Looking for a good book or two to dig into this summer? Now in its eleventh year, the Stanford Law School faculty’s Summer Reading List offers up some of our professors’ favorite reads.
Ralph Richard Banks (BA ’87, MA ’87), Jackson Eli Reynolds Professor of Law, recommends How to Change Your Mind by Michael Pollan and How the Word Is Passed by Clint Smith
I’ve enjoyed Michael Pollan’s book, How to Change your Mind. An exploration of the history, politics and medical uses of psychedelics, the book itself has changed my mind.
I highly recommend Clint Smith’s How the Word is Passed. This book is a prose exploration of our nation’s troubled racial history, and how it lives today in all our consciousness. The book is made even more effective by the visceral poet sensibility that suffuses the text.
Nora Freeman Engstrom, JD ’02, Ernest W. McFarland Professor of Law, recommends In Love: A Memoir of Love and Loss by Amy Bloom
I recommend In Love: A Memoir of Love and Loss by Amy Bloom. In this luminous and heartbreaking memoir, Bloom recounts how she fulfilled her husband’s final wish: To help him to die with grace, dignity, and on his own terms. It’s a story about death—but it’s equally a story about how to live.
Lawrence Friedman, Marion Rice Kirkwood Professor of Law, recommends The Moonstone by Wilkie Collins
If you’d like to escape into the past, I recommend Wilkie Collins, The Moonstone, which I may have recommended before; it’s one of the first true mystery novels, and is enormously entertaining.
Robert Gordon, Professor of Law, Emeritus, recommends The Anti-Oligarchy Constitution: Reconstructing the Economic Foundations of American Democracy by Joseph Fishkin and William Forbath, New Democracy: The Creation of the Modern American State by William Novak, and The Green Man by Kingsley Amis
Joseph Fishkin and William Forbath, The Anti-Oligarchy Constitution: Reconstructing the Economic Foundations of American Democracy. Harvard U.P. 2022. Fishkin and Forbath, both law professors at the University of Texas, aim to revive and refresh egalitarian traditions and movements in America for use in current American politics. They have in mind anti-feudal and anti-aristocratic movements in the early Republic, Jacksonian movements against monopolies and special privileges, abolitionist agitation against the “slave power,” Reconstruction-era civil rights struggles, labor and Populist movements, the economic bills of rights of the New Deal, and the civil rights. Such traditions can inform a living Constitutionalism that is not confined to the courts, but taken up by executive and legislative branches and social movements of “the People, themselves.”
William Novak, New Democracy: The Creation of the Modern American State. Harvard U.P. 2022. In an earlier book, The People’s Welfare (1996), Novak (a historian on the University of Michigan law faculty) contributed to an extensive literature challenging the myth that America had only small and weak government before the New Deal: he found state governments vigorously exercising regulatory functions under their “police power” in the early American republic. His new book brings the story into the early 20th century, illuminating the enormous expansion of both state and federal governmental authority well before the New Deal, especially in the laws and agencies regulating public utilities and enacting Progressive social-welfare regulation and benefits.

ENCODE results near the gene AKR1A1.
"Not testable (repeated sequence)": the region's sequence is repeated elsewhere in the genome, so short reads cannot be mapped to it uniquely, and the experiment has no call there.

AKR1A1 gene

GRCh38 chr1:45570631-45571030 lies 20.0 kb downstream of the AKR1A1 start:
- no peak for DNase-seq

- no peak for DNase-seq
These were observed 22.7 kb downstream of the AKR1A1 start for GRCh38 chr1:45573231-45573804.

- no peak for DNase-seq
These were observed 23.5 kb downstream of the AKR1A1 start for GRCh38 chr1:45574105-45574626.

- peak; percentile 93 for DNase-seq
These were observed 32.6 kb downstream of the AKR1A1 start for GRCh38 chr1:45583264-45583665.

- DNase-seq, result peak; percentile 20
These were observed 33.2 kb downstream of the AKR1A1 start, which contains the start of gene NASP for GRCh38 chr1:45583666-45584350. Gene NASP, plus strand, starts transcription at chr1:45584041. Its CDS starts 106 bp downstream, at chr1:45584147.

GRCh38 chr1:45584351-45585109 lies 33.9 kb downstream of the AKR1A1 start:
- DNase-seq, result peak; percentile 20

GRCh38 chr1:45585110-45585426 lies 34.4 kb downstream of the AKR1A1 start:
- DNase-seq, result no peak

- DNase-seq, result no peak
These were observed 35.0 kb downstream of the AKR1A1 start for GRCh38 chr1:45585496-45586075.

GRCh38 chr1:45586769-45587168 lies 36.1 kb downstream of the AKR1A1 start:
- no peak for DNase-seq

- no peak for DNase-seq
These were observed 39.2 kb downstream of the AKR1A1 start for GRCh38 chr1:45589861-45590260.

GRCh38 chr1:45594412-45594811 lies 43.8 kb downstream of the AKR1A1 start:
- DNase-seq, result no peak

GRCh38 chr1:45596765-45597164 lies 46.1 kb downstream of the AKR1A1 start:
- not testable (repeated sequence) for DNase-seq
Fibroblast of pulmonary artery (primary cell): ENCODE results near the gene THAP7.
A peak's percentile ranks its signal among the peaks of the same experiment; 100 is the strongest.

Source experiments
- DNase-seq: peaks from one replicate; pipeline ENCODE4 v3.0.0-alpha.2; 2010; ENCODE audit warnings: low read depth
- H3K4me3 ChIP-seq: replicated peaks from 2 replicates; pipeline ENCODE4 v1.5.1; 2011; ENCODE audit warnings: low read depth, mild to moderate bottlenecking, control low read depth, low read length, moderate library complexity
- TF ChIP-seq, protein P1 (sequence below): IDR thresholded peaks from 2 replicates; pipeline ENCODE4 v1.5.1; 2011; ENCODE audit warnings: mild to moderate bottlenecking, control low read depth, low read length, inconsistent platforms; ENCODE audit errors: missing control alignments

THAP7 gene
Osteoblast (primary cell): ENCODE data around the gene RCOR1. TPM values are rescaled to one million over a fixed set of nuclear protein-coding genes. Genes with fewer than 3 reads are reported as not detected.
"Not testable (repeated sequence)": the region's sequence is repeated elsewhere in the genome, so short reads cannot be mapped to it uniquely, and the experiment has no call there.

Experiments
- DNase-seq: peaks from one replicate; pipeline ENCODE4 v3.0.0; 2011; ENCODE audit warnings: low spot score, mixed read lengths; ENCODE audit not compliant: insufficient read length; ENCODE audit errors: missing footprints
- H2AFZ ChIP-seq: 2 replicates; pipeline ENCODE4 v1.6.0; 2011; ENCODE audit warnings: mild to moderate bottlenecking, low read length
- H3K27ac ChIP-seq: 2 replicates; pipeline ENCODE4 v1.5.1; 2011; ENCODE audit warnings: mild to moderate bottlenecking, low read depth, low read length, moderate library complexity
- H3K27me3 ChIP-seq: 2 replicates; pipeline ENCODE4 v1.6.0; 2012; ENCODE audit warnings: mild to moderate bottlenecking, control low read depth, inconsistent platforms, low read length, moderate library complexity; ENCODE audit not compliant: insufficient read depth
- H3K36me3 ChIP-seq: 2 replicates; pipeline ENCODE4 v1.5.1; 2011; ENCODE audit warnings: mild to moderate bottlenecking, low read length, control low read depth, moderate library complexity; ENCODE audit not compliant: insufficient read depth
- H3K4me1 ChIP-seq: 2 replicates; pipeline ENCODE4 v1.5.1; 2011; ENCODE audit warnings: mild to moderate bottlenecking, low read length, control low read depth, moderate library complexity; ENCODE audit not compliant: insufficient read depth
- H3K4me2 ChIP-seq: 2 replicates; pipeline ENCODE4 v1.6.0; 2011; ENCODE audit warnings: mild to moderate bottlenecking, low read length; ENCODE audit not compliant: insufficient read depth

Kingsley Amis, The Green Man (1969; NY Review Press 2013). I’d guess not many people know that the author of Lucky Jim also wrote a ghost story, but he did, and this is it, and it’s amazingly good. His unlikely hero-narrator is one Maurice Allington, proprietor of a fancy country inn called the Green Man. Allington is something like Amis himself, an alcoholic womanizer preoccupied with aging and death. The ghost of a murderous 17th century cleric haunts his inn, accompanied by another Green Man, a really terrifying sort of animated tree-spirit. Amis’s skill as a writer is such that, disagreeable as Allington is in many ways, his confrontation with the ghosts reveals him as honestly self-critical and courageous.
Hank Greely, Deane F. and Kate Edelman Johnson Professor of Law, recommends JFK: Coming of Age in the American Century: 1917-1956 by Fredrik Logevall, Life as We Made It by Beth Shapiro, The Genome Defense by Jorge Contreras, and Network Effect by Martha Wells
JFK: Coming of Age in the American Century: 1917-1956
I read a lot of biographies but usually of people who I don’t remember. This was an exception. This biography is long (about 800 pages) and goes only to 1956 and the unexpected run he made for the Vice Presidential slot at the Democratic National Convention, but I found it a riveting look at family dynamics, politics, and the historical events he lived through. The author, a Harvard history professor, had the cooperation of the Kennedy family and this is not a harsh look at the young JFK, but neither is it a whitewash. I loved it and eagerly await volume II, on his last 7 years.